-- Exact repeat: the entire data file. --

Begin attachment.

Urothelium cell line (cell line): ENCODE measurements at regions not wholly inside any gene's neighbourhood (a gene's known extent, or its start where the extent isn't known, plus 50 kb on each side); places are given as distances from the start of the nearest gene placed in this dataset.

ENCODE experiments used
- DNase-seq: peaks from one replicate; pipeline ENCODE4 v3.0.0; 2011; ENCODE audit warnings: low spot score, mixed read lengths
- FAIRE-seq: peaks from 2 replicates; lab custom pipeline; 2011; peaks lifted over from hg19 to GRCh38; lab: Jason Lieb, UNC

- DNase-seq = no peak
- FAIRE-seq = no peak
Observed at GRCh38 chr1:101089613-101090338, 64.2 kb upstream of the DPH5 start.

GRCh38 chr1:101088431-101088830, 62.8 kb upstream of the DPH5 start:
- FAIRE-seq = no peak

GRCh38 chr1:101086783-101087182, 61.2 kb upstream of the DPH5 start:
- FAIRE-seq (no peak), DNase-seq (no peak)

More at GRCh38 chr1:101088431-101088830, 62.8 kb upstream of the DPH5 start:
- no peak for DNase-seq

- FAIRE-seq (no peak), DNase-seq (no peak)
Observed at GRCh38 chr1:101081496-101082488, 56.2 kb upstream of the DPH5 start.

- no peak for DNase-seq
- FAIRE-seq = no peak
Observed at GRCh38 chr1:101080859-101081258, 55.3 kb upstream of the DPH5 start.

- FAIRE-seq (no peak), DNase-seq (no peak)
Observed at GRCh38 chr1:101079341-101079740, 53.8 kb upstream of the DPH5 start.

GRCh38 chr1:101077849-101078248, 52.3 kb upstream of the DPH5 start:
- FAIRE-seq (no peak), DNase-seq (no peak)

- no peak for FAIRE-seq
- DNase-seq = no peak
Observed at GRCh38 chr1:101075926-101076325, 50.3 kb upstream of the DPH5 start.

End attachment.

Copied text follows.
Urothelium cell line (cell line): ENCODE measurements at regions not wholly inside any gene's neighbourhood (a gene's known extent, or its start where the extent isn't known, plus 50 kb on each side); places are given as distances from the start of the nearest gene placed in this dataset.

ENCODE experiments used
- DNase-seq: peaks from one replicate; pipeline ENCODE4 v3.0.0; 2011; ENCODE audit warnings: low spot score, mixed read lengths
- FAIRE-seq: peaks from 2 replicates; lab custom pipeline; 2011; peaks lifted over from hg19 to GRCh38; lab: Jason Lieb, UNC

- DNase-seq = no peak
- FAIRE-seq = no peak
Observed at GRCh38 chr1:101089613-101090338, 64.2 kb upstream of the DPH5 start.

GRCh38 chr1:101088431-101088830, 62.8 kb upstream of the DPH5 start:
- FAIRE-seq = no peak

GRCh38 chr1:101086783-101087182, 61.2 kb upstream of the DPH5 start:
- FAIRE-seq (no peak), DNase-seq (no peak)

More at GRCh38 chr1:101088431-101088830, 62.8 kb upstream of the DPH5 start:
- no peak for DNase-seq

- FAIRE-seq (no peak), DNase-seq (no peak)
Observed at GRCh38 chr1:101081496-101082488, 56.2 kb upstream of the DPH5 start.

- no peak for DNase-seq
- FAIRE-seq = no peak
Observed at GRCh38 chr1:101080859-101081258, 55.3 kb upstream of the DPH5 start.

- FAIRE-seq (no peak), DNase-seq (no peak)
Observed at GRCh38 chr1:101079341-101079740, 53.8 kb upstream of the DPH5 start.

GRCh38 chr1:101077849-101078248, 52.3 kb upstream of the DPH5 start:
- FAIRE-seq (no peak), DNase-seq (no peak)

- no peak for FAIRE-seq
- DNase-seq = no peak
Observed at GRCh38 chr1:101075926-101076325, 50.3 kb upstream of the DPH5 start.